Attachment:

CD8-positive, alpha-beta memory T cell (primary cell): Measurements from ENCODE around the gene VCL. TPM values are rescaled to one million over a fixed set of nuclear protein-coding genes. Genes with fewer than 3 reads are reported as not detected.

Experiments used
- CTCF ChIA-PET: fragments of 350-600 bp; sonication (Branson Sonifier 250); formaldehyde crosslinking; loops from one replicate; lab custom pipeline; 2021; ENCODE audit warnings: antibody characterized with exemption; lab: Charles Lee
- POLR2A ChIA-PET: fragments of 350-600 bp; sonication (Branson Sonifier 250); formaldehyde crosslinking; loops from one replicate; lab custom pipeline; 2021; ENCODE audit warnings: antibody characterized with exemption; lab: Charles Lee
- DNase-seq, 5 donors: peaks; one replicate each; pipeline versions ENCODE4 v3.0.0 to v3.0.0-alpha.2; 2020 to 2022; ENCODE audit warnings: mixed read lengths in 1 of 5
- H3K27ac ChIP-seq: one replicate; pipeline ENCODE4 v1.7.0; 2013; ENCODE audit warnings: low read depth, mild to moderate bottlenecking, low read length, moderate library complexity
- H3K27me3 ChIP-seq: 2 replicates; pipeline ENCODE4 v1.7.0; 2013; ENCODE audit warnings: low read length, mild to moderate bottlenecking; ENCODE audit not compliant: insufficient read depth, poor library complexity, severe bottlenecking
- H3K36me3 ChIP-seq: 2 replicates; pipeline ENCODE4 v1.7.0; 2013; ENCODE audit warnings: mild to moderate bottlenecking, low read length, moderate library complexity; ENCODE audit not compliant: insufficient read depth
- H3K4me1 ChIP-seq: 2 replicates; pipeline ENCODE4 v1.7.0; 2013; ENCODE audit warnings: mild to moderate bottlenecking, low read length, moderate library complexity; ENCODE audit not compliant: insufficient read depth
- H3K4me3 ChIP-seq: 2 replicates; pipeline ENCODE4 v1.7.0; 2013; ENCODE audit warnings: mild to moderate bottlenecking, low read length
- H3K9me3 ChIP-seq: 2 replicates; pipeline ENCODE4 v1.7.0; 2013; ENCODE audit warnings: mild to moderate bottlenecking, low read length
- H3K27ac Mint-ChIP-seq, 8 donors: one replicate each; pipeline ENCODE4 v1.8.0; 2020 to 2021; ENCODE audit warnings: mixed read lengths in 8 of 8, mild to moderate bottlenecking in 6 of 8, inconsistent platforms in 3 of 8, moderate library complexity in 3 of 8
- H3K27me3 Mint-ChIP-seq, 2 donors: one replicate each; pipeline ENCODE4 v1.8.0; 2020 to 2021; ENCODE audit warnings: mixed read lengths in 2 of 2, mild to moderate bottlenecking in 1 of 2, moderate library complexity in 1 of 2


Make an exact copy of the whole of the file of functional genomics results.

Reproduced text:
CD8-positive, alpha-beta memory T cell (primary cell): Measurements from ENCODE around the gene VCL. TPM values are rescaled to one million over a fixed set of nuclear protein-coding genes. Genes with fewer than 3 reads are reported as not detected.

Experiments used
- CTCF ChIA-PET: fragments of 350-600 bp; sonication (Branson Sonifier 250); formaldehyde crosslinking; loops from one replicate; lab custom pipeline; 2021; ENCODE audit warnings: antibody characterized with exemption; lab: Charles Lee
- POLR2A ChIA-PET: fragments of 350-600 bp; sonication (Branson Sonifier 250); formaldehyde crosslinking; loops from one replicate; lab custom pipeline; 2021; ENCODE audit warnings: antibody characterized with exemption; lab: Charles Lee
- DNase-seq, 5 donors: peaks; one replicate each; pipeline versions ENCODE4 v3.0.0 to v3.0.0-alpha.2; 2020 to 2022; ENCODE audit warnings: mixed read lengths in 1 of 5
- H3K27ac ChIP-seq: one replicate; pipeline ENCODE4 v1.7.0; 2013; ENCODE audit warnings: low read depth, mild to moderate bottlenecking, low read length, moderate library complexity
- H3K27me3 ChIP-seq: 2 replicates; pipeline ENCODE4 v1.7.0; 2013; ENCODE audit warnings: low read length, mild to moderate bottlenecking; ENCODE audit not compliant: insufficient read depth, poor library complexity, severe bottlenecking
- H3K36me3 ChIP-seq: 2 replicates; pipeline ENCODE4 v1.7.0; 2013; ENCODE audit warnings: mild to moderate bottlenecking, low read length, moderate library complexity; ENCODE audit not compliant: insufficient read depth
- H3K4me1 ChIP-seq: 2 replicates; pipeline ENCODE4 v1.7.0; 2013; ENCODE audit warnings: mild to moderate bottlenecking, low read length, moderate library complexity; ENCODE audit not compliant: insufficient read depth
- H3K4me3 ChIP-seq: 2 replicates; pipeline ENCODE4 v1.7.0; 2013; ENCODE audit warnings: mild to moderate bottlenecking, low read length
- H3K9me3 ChIP-seq: 2 replicates; pipeline ENCODE4 v1.7.0; 2013; ENCODE audit warnings: mild to moderate bottlenecking, low read length
- H3K27ac Mint-ChIP-seq, 8 donors: one replicate each; pipeline ENCODE4 v1.8.0; 2020 to 2021; ENCODE audit warnings: mixed read lengths in 8 of 8, mild to moderate bottlenecking in 6 of 8, inconsistent platforms in 3 of 8, moderate library complexity in 3 of 8
- H3K27me3 Mint-ChIP-seq, 2 donors: one replicate each; pipeline ENCODE4 v1.8.0; 2020 to 2021; ENCODE audit warnings: mixed read lengths in 2 of 2, mild to moderate bottlenecking in 1 of 2, moderate library complexity in 1 of 2